The anatomy of fish is often shaped by the physical characteristics of water, the medium in which fish live. Water is much denser than air, holds a relatively small amount of dissolved oxygen, and absorbs more light than air does. The body of a fish is divided into a head, trunk and tail, although the divisions between the three are not always externally visible. The skeleton, which forms the support structure inside the fish, is either made of cartilage, in cartilaginous fish, or bone in bony fish. The main skeletal element is the vertebral column, composed of articulating vertebrae which are lightweight yet strong. The ribs attach to the spine and there are no limbs or limb girdles. The main external features of the fish, the fins, are composed of either bony or soft spines called rays which, with the exception of the caudal fins, have no direct connection with the spine. They are supported by the muscles which compose the main part of the trunk. The heart has two chambers and pumps the blood through the respiratory surfaces of the gills and on round the body in a single circulatory loop. The eyes are adapted for seeing underwater and have only local vision. There is an inner ear but no external or middle ear. Low frequency vibrations are detected by the lateral line system of sense organs that run along the length of the sides of fish, and these respond to nearby movements and to changes in water pressure.Sharks and rays are basal fish with numerous primitive anatomical features similar to those of ancient fish, including skeletons composed of cartilage. Their bodies tend to be dorso-ventrally flattened, they usually have five pairs of gill slits and a large mouth set on the underside of the head. The dermis is covered with separate dermal placoid scales. They have a cloaca into which the urinary and genital passages open, but not a swim bladder. Cartilaginous fish produce a small number of large, yolky eggs. Some species are ovoviviparous and the young develop internally but others are oviparous and the larvae develop externally in egg cases.The bony fish lineage shows more derived anatomical traits, often with major evolutionary changes from the features of ancient fish. They have a bony skeleton, are generally laterally flattened, have five pairs of gills protected by an operculum, and a mouth at or near the tip of the snout. The dermis is covered with overlapping scales. Bony fish have a swim bladder which helps them maintain a constant depth in the water column, but not a cloaca. They mostly spawn a large number of small eggs with little yolk which they broadcast into the water column.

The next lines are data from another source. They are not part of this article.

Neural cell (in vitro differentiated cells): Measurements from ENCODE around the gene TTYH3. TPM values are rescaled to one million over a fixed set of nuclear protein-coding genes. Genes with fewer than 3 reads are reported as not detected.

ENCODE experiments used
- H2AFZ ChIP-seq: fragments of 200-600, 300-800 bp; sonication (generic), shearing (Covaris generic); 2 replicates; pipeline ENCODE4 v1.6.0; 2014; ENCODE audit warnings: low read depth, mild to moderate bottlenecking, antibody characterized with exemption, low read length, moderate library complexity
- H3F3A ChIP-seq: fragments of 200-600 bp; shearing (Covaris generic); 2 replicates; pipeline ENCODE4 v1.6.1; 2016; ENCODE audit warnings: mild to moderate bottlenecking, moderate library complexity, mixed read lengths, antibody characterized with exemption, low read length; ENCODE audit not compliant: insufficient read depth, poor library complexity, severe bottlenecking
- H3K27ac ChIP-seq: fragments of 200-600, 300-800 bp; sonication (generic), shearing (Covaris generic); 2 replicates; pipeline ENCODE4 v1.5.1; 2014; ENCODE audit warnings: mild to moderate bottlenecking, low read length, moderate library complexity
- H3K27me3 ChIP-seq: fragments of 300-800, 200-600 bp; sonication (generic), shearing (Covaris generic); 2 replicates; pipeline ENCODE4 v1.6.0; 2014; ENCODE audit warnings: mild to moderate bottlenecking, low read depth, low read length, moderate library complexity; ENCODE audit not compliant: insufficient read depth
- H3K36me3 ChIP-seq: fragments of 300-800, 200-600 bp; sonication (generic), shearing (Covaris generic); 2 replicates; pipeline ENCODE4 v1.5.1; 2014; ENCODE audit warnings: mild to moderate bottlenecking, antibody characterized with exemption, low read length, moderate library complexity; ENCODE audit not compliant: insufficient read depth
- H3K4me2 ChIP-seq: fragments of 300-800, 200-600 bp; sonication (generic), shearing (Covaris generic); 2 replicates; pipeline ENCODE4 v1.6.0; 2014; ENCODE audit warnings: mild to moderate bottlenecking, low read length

Fish physiology

Fish physiology is the scientific study of how the component parts of fish function together in the living fish. It can be contrasted with fish anatomy, which is the study of the form or morphology of fishes. In practice, fish anatomy and physiology complement each other, the former dealing with the structure of a fish, its organs or component parts and how they are put together, such as might be observed on the dissecting table or under the microscope, and the later dealing with how those components function together in the living fish.

Hydrichthys

Hydrichthys is a genus of colonial marine hydrozoans formerly placed in the family Hydrichthyidae but is now included in the family Pandeidae. The polyps of members of this genus are parasitic. The polyp attaches itself to a fish, and in one species exhibits hyperparasitism by attaching itself to a copepod, itself the parasite of a fish.

Hydrichthys sarcotretis

Hydrichthys sarcotretis is a species of colonial marine hydrozoans now included in the family Pandeidae. The polyps of members of this genus are parasitic and attach themselves to a fish. H. sarcotretis is a species that exhibits hyperparasitism by attaching itself to a copepod, itself the parasite of a fish.

In H. sarcotretis, parasitism is taken a stage further when the hydrozoan attaches itself to the copepod Cardiodectes medusaeus. This is itself an ectoparasite of the Northern lampfish (Stenobrachius leucopsarus) in the family Myctophidae. The copepod attaches itself to the bulbus arteriosus of the fish. Such a parasitic chain is known as hyperparasitism. The actions of the copepod castrate its fish host. Both male and female fish do not reproduce and seem to grow faster when attacked by the copepod and it seems to have a negligible energy demand from them. The hydrozoan parasite castrates the copepod, a process called hypercastration.

Southern bluefin tuna

The southern bluefin tuna (Thunnus maccoyii) is a tuna of the family Scombridae found in open southern Hemisphere waters of all the world's oceans mainly between 30°S and 50°S, to nearly 60°S. At up to 2.5 metres (8.2 ft) and weighing up to 260 kilograms (570 lb), it is among the larger bony fishes.

Southern bluefin tuna, like other pelagic tuna species, are part of a group of bony fishes that can maintain their body core temperature up to 10 °C (18 °F) above the ambient temperature. This advantage enables them to maintain high metabolic output for predation and migrating large distances. The southern bluefin tuna is an opportunistic feeder, preying on a wide variety of fish, crustaceans, cephalopods, salps, and other marine animals.